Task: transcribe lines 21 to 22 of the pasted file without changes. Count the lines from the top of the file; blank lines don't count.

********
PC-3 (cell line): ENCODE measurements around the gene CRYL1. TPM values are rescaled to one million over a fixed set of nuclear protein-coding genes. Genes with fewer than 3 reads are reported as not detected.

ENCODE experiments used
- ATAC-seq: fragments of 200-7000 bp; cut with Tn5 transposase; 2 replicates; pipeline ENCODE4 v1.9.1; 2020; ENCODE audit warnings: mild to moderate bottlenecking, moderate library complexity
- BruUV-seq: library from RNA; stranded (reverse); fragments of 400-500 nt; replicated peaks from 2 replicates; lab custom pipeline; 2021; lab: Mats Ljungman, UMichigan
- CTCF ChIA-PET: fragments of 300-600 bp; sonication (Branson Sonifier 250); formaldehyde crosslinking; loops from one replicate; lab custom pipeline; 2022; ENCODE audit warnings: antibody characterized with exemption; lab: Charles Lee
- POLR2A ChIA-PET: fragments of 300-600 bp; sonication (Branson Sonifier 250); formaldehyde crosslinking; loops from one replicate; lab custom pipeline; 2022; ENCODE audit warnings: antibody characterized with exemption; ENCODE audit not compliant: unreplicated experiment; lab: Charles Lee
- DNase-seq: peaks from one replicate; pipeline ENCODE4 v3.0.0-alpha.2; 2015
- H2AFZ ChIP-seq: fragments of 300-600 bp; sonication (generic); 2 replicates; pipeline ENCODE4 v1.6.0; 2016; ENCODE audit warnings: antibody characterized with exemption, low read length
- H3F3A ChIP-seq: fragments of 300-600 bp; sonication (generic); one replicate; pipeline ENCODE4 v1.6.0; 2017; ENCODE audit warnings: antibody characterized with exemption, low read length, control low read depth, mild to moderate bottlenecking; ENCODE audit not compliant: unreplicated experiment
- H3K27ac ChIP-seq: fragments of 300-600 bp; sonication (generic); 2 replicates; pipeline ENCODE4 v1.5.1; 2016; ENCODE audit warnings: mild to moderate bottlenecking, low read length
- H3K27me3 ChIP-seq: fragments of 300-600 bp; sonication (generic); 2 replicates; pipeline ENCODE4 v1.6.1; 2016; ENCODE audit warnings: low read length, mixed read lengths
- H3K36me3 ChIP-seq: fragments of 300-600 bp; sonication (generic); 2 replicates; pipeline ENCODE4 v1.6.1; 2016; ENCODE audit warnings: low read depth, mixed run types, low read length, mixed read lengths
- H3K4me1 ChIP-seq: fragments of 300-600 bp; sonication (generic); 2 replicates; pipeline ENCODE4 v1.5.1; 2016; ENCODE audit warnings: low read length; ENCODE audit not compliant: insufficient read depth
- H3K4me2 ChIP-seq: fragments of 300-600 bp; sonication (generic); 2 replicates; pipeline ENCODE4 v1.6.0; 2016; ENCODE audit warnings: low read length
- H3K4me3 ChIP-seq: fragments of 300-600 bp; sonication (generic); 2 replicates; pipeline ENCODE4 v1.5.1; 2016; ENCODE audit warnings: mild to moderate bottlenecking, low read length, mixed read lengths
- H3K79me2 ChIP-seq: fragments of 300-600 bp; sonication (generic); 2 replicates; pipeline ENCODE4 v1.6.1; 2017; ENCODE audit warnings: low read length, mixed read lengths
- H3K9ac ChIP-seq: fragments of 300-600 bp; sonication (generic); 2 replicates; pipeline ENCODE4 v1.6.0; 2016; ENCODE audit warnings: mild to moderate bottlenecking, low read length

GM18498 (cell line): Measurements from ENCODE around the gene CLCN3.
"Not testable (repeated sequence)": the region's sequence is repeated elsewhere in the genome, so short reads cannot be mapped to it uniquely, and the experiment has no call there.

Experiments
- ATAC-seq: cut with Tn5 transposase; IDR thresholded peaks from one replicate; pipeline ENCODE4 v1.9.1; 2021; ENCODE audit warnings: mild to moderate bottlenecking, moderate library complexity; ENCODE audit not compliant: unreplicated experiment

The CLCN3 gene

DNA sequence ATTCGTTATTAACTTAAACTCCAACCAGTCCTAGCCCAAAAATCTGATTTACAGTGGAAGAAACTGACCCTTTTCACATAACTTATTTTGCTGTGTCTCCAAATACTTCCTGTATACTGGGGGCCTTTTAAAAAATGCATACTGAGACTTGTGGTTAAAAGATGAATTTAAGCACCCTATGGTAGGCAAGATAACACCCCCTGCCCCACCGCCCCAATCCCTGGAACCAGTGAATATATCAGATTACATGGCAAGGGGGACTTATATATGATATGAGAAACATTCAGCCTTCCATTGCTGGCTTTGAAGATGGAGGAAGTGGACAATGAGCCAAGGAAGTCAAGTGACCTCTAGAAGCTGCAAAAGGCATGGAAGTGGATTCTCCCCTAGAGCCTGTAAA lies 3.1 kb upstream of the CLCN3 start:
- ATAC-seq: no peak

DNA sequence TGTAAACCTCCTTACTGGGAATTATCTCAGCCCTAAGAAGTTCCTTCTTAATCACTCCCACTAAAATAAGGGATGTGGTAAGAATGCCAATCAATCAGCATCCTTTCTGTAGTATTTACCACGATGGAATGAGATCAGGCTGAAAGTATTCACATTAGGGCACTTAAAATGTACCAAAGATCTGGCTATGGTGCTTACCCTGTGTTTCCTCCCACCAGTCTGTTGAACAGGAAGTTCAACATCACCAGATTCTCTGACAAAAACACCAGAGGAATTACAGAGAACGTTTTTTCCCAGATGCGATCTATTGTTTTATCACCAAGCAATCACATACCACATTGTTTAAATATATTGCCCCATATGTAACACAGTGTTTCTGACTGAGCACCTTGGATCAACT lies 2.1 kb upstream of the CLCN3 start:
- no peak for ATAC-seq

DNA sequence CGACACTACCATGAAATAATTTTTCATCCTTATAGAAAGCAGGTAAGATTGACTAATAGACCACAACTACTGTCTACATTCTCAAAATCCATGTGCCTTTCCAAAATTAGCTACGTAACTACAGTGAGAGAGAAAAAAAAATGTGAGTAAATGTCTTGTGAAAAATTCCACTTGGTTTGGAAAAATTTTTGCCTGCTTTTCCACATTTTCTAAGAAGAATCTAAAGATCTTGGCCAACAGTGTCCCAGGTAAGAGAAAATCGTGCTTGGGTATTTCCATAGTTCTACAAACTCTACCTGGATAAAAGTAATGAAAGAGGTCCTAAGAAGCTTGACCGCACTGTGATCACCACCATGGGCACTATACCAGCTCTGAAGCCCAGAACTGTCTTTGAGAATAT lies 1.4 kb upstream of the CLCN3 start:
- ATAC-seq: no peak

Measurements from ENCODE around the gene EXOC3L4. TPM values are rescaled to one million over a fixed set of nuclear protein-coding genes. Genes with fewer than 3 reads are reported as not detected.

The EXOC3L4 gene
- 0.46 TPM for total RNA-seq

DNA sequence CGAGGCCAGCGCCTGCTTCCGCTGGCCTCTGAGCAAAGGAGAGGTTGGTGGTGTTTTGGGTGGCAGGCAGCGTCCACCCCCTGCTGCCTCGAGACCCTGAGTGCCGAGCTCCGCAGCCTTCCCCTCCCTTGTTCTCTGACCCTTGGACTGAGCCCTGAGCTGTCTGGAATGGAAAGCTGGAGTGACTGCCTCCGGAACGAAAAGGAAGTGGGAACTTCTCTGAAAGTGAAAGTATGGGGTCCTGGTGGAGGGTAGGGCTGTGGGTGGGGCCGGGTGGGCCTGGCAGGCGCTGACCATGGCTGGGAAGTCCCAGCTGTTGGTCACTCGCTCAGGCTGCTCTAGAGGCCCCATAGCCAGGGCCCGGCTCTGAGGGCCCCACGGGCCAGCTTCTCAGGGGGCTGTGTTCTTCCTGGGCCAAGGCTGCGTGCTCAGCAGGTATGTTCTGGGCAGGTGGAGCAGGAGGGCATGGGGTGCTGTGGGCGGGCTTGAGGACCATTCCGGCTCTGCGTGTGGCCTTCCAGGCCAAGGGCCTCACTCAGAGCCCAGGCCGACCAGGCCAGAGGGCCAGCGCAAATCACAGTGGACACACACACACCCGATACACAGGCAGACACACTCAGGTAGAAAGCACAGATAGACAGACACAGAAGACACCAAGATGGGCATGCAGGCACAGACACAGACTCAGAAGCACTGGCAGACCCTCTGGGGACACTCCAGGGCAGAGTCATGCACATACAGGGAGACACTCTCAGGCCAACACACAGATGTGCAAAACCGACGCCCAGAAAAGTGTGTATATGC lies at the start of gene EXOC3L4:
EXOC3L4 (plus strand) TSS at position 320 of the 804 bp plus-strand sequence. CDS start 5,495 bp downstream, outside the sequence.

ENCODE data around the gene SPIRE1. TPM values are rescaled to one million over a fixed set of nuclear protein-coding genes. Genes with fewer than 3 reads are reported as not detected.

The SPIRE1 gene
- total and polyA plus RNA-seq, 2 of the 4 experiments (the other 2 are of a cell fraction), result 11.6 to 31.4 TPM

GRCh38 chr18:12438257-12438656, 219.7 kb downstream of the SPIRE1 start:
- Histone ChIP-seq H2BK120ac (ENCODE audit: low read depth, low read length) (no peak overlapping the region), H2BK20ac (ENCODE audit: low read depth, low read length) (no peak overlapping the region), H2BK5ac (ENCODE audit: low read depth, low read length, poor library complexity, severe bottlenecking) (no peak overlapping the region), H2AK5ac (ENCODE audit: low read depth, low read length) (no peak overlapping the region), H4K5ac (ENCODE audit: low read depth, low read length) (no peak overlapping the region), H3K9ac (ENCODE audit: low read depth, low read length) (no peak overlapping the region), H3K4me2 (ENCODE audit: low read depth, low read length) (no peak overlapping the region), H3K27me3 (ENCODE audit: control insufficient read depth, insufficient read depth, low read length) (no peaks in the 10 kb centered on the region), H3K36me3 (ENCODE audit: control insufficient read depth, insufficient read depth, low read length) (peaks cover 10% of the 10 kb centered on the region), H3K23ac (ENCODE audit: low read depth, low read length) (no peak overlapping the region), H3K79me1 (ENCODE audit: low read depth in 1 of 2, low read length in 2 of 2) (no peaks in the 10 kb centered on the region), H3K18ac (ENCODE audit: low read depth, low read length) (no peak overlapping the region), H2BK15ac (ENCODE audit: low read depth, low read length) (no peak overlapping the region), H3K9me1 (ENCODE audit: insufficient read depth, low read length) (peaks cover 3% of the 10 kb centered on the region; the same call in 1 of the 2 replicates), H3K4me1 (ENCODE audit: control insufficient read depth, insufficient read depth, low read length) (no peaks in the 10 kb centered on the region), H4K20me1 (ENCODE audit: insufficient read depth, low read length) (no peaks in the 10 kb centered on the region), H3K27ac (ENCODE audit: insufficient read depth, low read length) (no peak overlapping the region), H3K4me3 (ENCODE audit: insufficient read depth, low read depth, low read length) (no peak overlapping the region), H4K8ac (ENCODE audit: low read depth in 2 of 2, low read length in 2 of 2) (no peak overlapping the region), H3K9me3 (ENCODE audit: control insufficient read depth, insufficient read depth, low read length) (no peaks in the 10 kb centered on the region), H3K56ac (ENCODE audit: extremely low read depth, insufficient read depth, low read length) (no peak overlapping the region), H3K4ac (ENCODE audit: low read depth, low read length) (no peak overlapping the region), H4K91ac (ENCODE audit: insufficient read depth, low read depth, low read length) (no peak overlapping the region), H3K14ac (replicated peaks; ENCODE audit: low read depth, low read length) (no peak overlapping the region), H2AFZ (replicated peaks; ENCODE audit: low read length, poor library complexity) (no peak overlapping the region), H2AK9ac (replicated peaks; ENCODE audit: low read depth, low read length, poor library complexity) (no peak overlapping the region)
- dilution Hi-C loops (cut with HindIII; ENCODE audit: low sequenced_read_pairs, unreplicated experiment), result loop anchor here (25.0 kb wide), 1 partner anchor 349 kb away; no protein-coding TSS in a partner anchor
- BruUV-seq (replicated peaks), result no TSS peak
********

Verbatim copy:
- ATAC-seq: cut with Tn5 transposase; IDR thresholded peaks from one replicate; pipeline ENCODE4 v1.9.1; 2021; ENCODE audit warnings: mild to moderate bottlenecking, moderate library complexity; ENCODE audit not compliant: unreplicated experiment

The CLCN3 gene